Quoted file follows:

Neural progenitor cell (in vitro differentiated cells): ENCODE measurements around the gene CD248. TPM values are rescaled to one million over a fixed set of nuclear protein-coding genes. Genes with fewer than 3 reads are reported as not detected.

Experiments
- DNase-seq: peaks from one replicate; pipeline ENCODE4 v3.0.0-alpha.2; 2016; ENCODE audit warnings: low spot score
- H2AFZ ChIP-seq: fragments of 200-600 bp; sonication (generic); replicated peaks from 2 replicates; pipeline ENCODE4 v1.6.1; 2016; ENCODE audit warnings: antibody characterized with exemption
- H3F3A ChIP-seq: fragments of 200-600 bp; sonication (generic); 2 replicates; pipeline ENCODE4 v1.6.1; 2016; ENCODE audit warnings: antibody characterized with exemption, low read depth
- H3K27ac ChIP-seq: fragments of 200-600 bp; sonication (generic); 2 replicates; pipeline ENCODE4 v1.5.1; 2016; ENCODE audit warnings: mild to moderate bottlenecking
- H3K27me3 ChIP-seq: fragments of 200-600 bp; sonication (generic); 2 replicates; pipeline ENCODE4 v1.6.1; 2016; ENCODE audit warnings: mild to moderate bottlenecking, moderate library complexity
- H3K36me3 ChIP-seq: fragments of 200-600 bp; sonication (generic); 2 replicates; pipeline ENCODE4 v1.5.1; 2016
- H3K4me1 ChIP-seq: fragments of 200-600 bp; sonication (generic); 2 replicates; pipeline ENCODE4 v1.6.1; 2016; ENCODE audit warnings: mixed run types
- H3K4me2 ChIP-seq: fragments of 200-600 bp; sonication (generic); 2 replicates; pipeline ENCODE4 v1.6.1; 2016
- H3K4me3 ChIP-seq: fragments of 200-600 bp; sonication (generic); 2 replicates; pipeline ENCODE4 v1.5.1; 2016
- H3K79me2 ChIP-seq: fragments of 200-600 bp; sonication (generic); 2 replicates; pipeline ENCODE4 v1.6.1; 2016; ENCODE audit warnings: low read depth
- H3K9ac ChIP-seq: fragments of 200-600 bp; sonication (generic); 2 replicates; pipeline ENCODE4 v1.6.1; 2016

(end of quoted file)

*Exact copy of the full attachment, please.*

Neural progenitor cell (in vitro differentiated cells): ENCODE measurements around the gene CD248. TPM values are rescaled to one million over a fixed set of nuclear protein-coding genes. Genes with fewer than 3 reads are reported as not detected.

Experiments
- DNase-seq: peaks from one replicate; pipeline ENCODE4 v3.0.0-alpha.2; 2016; ENCODE audit warnings: low spot score
- H2AFZ ChIP-seq: fragments of 200-600 bp; sonication (generic); replicated peaks from 2 replicates; pipeline ENCODE4 v1.6.1; 2016; ENCODE audit warnings: antibody characterized with exemption
- H3F3A ChIP-seq: fragments of 200-600 bp; sonication (generic); 2 replicates; pipeline ENCODE4 v1.6.1; 2016; ENCODE audit warnings: antibody characterized with exemption, low read depth
- H3K27ac ChIP-seq: fragments of 200-600 bp; sonication (generic); 2 replicates; pipeline ENCODE4 v1.5.1; 2016; ENCODE audit warnings: mild to moderate bottlenecking
- H3K27me3 ChIP-seq: fragments of 200-600 bp; sonication (generic); 2 replicates; pipeline ENCODE4 v1.6.1; 2016; ENCODE audit warnings: mild to moderate bottlenecking, moderate library complexity
- H3K36me3 ChIP-seq: fragments of 200-600 bp; sonication (generic); 2 replicates; pipeline ENCODE4 v1.5.1; 2016
- H3K4me1 ChIP-seq: fragments of 200-600 bp; sonication (generic); 2 replicates; pipeline ENCODE4 v1.6.1; 2016; ENCODE audit warnings: mixed run types
- H3K4me2 ChIP-seq: fragments of 200-600 bp; sonication (generic); 2 replicates; pipeline ENCODE4 v1.6.1; 2016
- H3K4me3 ChIP-seq: fragments of 200-600 bp; sonication (generic); 2 replicates; pipeline ENCODE4 v1.5.1; 2016
- H3K79me2 ChIP-seq: fragments of 200-600 bp; sonication (generic); 2 replicates; pipeline ENCODE4 v1.6.1; 2016; ENCODE audit warnings: low read depth
- H3K9ac ChIP-seq: fragments of 200-600 bp; sonication (generic); 2 replicates; pipeline ENCODE4 v1.6.1; 2016